On Sunday, during a brief nano-second of sunshine, I ran into the yard to check on all my veggies. Everything in the slug biodomes seems to be thriving and I harvested a salad for dinner.
Some of the outdoor plants were definitely not happy; the zucchinis and beans, which I had left growing in the hopes of having one last fall harvest, were all mouldy. So much in fact, that when I pulled out the plants, clouds of dusty spores were released into the air around me.
Panicking, I pulled all the plants and the rotting veggies (boo!) into the garden waste before the mould could spread. Then, my rational left brain calmly took control, and reminded me of a few fun facts about mould that I had tucked into my brain from my very brief stint as an indoor mould expert:
- Moulds are naturally occurring and widespread, especially in the outdoor environment. Outdoor air concentrations of mould spores and fragments depend on the season, climate, local vegetation and time of day, with levels ranging from < 100 – > 105 spores/m3 .
- We are exposed to mould every day. There are over 100,000 different fungal species reported; humans are routinely exposed to about 200 types .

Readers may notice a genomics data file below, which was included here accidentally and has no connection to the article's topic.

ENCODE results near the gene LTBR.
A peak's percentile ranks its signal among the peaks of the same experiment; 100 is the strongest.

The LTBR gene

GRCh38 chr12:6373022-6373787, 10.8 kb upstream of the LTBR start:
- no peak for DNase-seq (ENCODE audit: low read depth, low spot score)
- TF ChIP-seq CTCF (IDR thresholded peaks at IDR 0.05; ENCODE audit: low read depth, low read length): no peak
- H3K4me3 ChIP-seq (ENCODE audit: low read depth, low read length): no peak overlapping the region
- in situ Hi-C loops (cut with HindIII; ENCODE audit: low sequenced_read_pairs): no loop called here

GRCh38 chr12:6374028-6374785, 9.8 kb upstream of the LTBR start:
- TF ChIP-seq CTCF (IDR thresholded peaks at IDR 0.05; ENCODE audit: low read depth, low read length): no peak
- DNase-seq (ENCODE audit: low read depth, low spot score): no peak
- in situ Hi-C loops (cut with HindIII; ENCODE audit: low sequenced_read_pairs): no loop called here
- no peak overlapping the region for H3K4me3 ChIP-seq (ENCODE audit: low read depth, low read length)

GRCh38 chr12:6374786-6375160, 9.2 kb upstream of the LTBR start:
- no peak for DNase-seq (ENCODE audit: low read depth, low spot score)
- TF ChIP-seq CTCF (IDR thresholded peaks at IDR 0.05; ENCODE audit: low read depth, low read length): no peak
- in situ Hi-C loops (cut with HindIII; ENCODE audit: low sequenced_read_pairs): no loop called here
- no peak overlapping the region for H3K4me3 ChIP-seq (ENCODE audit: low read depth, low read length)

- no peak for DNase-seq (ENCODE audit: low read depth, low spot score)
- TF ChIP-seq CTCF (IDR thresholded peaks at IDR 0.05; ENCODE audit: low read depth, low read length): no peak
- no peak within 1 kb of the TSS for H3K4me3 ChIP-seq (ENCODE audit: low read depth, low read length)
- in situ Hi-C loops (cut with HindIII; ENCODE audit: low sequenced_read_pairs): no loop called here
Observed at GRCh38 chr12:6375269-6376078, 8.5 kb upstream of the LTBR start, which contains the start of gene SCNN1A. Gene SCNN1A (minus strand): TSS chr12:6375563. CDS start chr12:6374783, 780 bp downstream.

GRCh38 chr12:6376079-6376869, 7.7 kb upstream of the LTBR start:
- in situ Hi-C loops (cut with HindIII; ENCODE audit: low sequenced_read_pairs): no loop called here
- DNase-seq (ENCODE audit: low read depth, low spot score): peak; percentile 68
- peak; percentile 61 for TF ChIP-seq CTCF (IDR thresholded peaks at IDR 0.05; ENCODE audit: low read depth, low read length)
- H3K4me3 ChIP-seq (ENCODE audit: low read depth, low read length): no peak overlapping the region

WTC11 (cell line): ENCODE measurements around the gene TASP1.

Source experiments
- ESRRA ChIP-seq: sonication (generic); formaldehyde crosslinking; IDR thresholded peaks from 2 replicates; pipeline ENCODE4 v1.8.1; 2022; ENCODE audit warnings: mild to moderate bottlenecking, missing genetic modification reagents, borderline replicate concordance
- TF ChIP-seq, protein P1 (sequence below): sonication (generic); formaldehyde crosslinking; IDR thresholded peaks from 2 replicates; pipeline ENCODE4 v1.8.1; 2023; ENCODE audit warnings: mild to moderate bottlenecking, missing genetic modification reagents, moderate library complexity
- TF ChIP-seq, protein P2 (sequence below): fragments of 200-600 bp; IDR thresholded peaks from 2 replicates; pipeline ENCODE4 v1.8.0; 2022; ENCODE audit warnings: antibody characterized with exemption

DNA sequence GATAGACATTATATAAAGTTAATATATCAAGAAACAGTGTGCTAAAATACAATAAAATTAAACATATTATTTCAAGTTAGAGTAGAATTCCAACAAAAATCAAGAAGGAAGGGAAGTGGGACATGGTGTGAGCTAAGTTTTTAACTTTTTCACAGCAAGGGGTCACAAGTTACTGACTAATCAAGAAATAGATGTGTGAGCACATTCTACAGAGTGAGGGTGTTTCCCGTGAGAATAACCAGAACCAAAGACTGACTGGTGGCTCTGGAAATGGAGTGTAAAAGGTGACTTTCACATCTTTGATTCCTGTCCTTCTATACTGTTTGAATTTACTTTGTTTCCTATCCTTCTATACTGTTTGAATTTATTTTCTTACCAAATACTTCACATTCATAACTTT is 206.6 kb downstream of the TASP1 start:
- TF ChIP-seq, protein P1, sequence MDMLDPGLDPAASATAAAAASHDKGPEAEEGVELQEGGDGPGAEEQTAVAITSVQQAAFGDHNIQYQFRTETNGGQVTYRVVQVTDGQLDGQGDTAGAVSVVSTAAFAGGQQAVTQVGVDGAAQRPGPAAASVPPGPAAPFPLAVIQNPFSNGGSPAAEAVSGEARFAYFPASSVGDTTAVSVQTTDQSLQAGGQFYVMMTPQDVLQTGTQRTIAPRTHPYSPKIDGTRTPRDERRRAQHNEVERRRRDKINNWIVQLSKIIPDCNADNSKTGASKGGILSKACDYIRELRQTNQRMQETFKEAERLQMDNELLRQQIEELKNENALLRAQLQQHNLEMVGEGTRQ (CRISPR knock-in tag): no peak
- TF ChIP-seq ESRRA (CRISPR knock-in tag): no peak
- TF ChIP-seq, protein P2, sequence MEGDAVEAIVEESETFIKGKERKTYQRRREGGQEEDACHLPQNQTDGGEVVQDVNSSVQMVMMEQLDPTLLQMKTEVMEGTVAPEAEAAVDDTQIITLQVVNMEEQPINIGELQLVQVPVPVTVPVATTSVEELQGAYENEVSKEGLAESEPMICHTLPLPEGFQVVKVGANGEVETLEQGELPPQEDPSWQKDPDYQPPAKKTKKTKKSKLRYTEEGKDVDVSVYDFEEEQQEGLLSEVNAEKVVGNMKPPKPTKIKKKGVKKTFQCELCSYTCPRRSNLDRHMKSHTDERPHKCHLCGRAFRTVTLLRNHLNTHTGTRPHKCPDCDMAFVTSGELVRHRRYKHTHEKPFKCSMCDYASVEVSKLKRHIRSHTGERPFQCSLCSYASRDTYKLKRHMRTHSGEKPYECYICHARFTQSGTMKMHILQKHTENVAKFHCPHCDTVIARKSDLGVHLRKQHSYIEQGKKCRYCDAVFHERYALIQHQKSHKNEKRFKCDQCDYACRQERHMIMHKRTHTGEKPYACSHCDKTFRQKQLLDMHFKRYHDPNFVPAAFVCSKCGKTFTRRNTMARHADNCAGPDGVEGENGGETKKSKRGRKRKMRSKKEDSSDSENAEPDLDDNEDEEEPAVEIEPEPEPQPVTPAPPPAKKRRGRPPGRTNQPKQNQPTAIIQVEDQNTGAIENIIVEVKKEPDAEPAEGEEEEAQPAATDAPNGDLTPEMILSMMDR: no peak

- Levels of outdoor mould are elevated by activities such as lawn mowing, gardening, leaf blowing, street sweeping, construction work.
- Moisture is the primary factor needed for mould growth. In addition to moisture, mould requires oxygen, a carbon-based nutrient source, and an acceptable temperature range.
Although numerous studies have concluded that the growth of visible mould indoors, regardless of the species or the amount, is inappropriate and needs to be removed, moulds are naturally occurring and widespread in the outdoor environment. Removing a few mouldly plants from my garden is unlikely to make much of a difference in overall mould levels. Removing a mouldy plant may not reduce the chances that the surrounding plants start moulding, as (in theory) those mould spores are already present in the environment. However, mouldy plants looks awful, so just from an aesthetic perspective, they are worth removing. So, garden activities in the next few weeks will focus on removing wet and mouldy plant materials and weeds….
 World Health Organization. WHO guidelines for indoor air quality: dampness and mould. 2009.
 Institute of Medicine. Damp Indoor Spaces and Health. Washington, DC: National Academies Press, 2004.